It’s often been remarked that photography is easy — you just point the camera and click the shutter. But yes, just where do you point the camera and when do you press the shutter? Looking through the viewfinder of a camera like a Leica is wonderful because it makes this choice obvious — provided you have chosen the right focal length for your viewfinder, looking through the eyepiece you see a floating grey square with space around the edges, reminding you that over there, that is where the photograph is. Or it could be a little to the left. It is up to you.
So at Montsouris last autumn they re-installed a series of panels describing the history of the park and Parisian parks in general during the second Empire. There are interesting stories. The engineer responsible for the artificial lake in Montsouris committed suicide because on the day of the park’s opening a technical error mean that all the water had drained from the lake! And for the display, why have photographs? We are after all standing in Montsouris itself. They simply put a square frame neatly enclosing the landscape. This is where the photograph is.
The 31st of October: a minor (expected) outpatient operation and I’m confined to the house once again. In the days that follow I don’t go further than a few hundred metres from here. Of course there is a long photographic tradition of such confinements. Kertesz photographed constantly from his window. And poor Josef Sudek spent decades photographing his house and garden.
From our front window here? Avenue Rene Coty, and in these days, fading winter light. On the street, below our window, there is a bench where all kinds of Beckettian shows can take place. But on this particular week, I’d perhaps already had enough of waiting. Slanting shadows were enough for me.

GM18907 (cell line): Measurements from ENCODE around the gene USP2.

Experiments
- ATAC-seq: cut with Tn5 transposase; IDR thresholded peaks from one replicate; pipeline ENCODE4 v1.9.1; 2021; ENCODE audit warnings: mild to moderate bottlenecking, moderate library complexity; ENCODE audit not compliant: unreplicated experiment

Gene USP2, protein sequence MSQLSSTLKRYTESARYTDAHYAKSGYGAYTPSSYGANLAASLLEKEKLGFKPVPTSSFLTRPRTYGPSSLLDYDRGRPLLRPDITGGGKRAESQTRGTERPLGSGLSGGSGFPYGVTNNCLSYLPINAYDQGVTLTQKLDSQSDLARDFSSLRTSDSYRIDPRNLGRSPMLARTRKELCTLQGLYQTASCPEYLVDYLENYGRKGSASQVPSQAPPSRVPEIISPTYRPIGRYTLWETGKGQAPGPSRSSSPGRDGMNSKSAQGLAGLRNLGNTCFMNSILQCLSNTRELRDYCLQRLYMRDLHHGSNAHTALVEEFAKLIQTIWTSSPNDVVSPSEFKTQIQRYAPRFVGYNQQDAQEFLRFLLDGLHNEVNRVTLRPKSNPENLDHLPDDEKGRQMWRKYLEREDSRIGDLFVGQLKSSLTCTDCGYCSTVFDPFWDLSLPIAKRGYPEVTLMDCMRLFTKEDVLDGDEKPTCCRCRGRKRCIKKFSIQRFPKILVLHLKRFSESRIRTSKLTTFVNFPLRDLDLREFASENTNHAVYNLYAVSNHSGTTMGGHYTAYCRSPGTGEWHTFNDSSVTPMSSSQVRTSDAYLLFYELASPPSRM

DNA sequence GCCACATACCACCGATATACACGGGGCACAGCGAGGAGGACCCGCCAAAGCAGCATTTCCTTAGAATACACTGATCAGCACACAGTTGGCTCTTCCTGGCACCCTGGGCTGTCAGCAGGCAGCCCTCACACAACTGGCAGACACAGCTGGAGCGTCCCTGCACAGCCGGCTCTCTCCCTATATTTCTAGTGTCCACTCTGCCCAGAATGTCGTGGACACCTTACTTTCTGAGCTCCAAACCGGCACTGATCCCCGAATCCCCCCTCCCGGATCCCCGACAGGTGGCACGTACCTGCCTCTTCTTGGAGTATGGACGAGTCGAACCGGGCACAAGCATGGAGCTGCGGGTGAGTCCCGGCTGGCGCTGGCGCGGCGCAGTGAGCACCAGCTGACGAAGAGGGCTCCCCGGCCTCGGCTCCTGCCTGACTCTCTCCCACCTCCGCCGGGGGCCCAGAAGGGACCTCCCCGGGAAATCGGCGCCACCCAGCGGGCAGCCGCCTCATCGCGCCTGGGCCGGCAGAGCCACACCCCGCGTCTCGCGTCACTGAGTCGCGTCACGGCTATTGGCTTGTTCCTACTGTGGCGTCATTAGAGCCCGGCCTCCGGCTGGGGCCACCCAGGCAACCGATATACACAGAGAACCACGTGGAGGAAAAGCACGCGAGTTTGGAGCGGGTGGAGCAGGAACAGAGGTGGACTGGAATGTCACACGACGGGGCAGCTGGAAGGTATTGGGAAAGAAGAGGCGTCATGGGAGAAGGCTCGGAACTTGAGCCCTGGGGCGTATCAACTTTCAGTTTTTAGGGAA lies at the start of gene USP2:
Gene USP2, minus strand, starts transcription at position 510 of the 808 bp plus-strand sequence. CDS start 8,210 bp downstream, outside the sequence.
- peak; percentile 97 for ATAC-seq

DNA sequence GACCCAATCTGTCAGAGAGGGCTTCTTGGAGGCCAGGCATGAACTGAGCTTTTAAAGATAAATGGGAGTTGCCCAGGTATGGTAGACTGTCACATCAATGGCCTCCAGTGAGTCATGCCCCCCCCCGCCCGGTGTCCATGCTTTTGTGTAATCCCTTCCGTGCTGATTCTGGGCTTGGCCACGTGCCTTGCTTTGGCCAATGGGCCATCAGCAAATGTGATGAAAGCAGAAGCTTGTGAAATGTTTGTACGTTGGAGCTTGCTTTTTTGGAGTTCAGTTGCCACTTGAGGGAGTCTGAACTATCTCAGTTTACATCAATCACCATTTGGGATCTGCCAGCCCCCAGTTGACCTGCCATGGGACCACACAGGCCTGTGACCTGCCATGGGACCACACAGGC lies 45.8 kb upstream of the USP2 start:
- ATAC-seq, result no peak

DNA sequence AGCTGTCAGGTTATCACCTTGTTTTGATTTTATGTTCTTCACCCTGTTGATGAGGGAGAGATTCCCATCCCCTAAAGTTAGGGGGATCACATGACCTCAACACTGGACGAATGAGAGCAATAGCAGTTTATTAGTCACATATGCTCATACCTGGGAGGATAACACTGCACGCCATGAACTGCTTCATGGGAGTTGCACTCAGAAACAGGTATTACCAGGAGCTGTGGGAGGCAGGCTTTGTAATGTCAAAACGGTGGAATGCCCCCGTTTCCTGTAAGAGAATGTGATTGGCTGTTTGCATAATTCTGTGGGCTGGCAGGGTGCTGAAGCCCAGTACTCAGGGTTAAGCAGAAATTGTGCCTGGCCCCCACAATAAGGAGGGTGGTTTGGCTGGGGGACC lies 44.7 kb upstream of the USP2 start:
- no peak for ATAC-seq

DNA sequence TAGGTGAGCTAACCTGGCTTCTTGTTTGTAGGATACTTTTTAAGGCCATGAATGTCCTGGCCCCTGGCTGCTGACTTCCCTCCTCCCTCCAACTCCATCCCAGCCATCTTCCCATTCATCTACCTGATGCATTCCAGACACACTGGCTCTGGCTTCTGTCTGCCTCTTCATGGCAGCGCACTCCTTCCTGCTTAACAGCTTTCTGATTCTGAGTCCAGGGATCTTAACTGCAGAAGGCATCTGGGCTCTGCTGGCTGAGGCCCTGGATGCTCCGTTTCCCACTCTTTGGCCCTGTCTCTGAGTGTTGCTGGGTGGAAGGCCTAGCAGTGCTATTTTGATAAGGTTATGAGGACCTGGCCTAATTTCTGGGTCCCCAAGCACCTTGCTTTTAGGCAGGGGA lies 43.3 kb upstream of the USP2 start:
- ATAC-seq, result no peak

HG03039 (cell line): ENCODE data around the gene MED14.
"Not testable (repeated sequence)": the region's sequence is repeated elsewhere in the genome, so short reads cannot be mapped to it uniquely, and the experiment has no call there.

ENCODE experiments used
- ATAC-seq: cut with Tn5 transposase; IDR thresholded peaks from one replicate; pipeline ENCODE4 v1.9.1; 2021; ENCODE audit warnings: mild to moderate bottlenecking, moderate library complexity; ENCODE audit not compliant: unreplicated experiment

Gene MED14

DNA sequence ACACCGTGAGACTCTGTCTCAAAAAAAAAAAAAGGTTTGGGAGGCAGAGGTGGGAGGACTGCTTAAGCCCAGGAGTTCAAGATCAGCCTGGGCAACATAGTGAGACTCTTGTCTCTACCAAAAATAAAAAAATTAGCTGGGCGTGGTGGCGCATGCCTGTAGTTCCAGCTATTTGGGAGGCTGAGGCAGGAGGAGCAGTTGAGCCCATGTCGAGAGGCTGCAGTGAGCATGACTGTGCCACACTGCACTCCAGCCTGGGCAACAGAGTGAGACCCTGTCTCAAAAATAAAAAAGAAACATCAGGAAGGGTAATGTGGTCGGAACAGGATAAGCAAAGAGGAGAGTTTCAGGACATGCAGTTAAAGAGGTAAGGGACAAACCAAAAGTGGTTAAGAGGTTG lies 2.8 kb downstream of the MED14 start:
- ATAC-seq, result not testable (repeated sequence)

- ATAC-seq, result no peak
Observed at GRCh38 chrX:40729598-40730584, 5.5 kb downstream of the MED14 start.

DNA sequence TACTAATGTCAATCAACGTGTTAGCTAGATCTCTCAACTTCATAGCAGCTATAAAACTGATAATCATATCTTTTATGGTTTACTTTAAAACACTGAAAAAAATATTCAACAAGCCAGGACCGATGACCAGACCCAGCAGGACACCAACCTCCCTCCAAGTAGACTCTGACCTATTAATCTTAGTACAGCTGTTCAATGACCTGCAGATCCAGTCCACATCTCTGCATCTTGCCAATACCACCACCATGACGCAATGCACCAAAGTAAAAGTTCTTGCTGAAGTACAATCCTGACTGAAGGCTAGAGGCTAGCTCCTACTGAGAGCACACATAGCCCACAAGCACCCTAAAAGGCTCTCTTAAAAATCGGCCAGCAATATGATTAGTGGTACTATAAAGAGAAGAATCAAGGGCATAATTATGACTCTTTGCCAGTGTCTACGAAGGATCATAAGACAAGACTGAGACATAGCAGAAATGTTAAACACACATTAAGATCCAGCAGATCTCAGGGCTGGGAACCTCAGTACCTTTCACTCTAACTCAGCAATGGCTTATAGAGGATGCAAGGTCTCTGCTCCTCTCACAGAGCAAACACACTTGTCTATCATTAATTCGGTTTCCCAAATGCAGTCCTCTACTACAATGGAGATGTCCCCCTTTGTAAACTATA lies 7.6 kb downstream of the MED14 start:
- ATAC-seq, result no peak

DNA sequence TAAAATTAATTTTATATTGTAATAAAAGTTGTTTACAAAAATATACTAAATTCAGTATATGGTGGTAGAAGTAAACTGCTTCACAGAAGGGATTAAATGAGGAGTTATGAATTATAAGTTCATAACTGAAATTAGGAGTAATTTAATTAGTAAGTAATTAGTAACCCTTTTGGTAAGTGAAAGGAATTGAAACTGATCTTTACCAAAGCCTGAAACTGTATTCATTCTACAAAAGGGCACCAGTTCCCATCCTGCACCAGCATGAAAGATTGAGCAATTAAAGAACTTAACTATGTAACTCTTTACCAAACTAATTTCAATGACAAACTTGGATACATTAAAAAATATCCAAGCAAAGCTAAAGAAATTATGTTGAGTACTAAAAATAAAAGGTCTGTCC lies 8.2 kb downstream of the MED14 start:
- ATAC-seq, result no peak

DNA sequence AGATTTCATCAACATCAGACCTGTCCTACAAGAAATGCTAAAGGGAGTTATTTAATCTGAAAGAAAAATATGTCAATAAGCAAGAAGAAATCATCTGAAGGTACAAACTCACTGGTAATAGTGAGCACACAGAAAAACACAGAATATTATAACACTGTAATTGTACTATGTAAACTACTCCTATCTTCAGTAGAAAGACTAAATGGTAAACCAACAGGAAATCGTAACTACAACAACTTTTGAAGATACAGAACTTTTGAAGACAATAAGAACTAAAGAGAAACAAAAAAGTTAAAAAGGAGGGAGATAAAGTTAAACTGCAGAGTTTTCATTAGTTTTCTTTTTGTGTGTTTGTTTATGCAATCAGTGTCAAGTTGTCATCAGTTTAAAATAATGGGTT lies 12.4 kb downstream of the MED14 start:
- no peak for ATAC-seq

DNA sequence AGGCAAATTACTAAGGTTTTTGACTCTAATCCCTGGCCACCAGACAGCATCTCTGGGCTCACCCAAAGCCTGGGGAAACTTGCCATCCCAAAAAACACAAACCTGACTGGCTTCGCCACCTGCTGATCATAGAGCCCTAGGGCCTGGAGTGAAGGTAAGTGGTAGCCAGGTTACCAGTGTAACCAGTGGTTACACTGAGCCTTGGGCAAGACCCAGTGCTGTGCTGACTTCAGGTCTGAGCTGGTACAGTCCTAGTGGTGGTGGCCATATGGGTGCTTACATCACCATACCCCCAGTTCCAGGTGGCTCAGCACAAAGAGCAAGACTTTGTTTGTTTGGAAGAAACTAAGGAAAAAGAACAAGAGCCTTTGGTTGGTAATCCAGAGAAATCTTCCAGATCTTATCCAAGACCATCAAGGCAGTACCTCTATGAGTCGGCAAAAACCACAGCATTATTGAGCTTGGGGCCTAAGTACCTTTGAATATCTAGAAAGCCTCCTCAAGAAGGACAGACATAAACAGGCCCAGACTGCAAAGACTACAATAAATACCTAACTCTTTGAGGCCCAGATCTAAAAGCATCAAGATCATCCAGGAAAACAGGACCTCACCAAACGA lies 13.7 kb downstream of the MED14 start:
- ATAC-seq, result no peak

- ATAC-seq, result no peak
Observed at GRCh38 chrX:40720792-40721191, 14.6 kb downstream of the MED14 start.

Another trip to Montsouris. I never tire of the fact how ordinary objects can appear mysterious when photographed. Remember that Gary Winogrand quote: “I photograph to find out what something will look like photographed.” Photography is not a faithful reproduction of the world, and black-and-white film photography even less so. And if on top of that you’re not using lenses, film and developer known for outstanding truth-telling, well, you can end up with wonderful situations like this.
In real life these are just some unexceptional worn-out trees at one end of Montsouris. Actually I tried to print this image in the lab on very large paper, in the cupboard there is a box of Kodak film paper that dates from I don’t know when. I cranked up the enlarger to the highest setting and then some, exposed the paper, discovered of course the paper was much too big for the development bath, poured the dev bath into a big bath I had found under the sink (which hadn’t be used for years either and was full of small dead insects), realised of course I’d need some stop and fixer too, poured back the dev, poured in and out the stop and fixer, somehow managed to dry the print. Now, after a few weeks, not surprisingly, the print has turned grey, but I can’t bring myself to throw it away…
52 photographs (2018) #42: Leaving the swimming pool, early morning
If I’m feeling energetic I will try to go for an early-morning swim before work. I always have my camera with me. Most times, there are few people around. But sometimes, sometimes, you see something, and you can’t always explain what is happening.